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Correction of half the cardiomyocytes fully rescue Friedreich Ataxia mitochondrial cardiomyopathy through cell-autonomous mechanisms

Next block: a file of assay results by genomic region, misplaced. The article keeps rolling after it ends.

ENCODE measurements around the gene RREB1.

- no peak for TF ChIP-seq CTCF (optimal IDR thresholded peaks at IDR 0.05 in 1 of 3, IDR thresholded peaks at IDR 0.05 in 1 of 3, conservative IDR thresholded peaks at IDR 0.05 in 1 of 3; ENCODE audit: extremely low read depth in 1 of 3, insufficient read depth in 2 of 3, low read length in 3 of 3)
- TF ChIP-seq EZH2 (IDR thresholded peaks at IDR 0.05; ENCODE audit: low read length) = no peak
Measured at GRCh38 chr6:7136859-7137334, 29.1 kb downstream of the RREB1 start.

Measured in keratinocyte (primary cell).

Cardiac failure constitutes the main cause of premature death in FA. While AAV-mediated cardiac gene therapy was shown to fully reverse the cardiac and mitochondrial phenotype in mouse models, this was achieved at high dose of vector resulting in the transduction of almost all cardiomyocytes, a dose and biodistribution that is unlikely to be replicated in clinic. The purpose of this study was to define the minimum vector biodistribution corresponding to the therapeutic threshold, at different stages of the disease progression. Correlative analysis of vector cardiac biodistribution, survival, cardiac function and biochemical hallmarks of the disease revealed that full rescue of the cardiac function was achieved when only half of the cardiomyocytes were transduced. In addition, meaningful therapeutic effect was achieved with as little as 30% transduction coverage. This therapeutic effect was mediated through cell-autonomous mechanisms for mitochondria homeostasis, although a significant increase in survival of uncorrected neighboring cells was observed. Overall, this study identifies the biodistribution thresholds and the underlying mechanisms conditioning the success of cardiac gene therapy in Friedreich Ataxia and provides guidelines for the development of the clinical administration paradigm.

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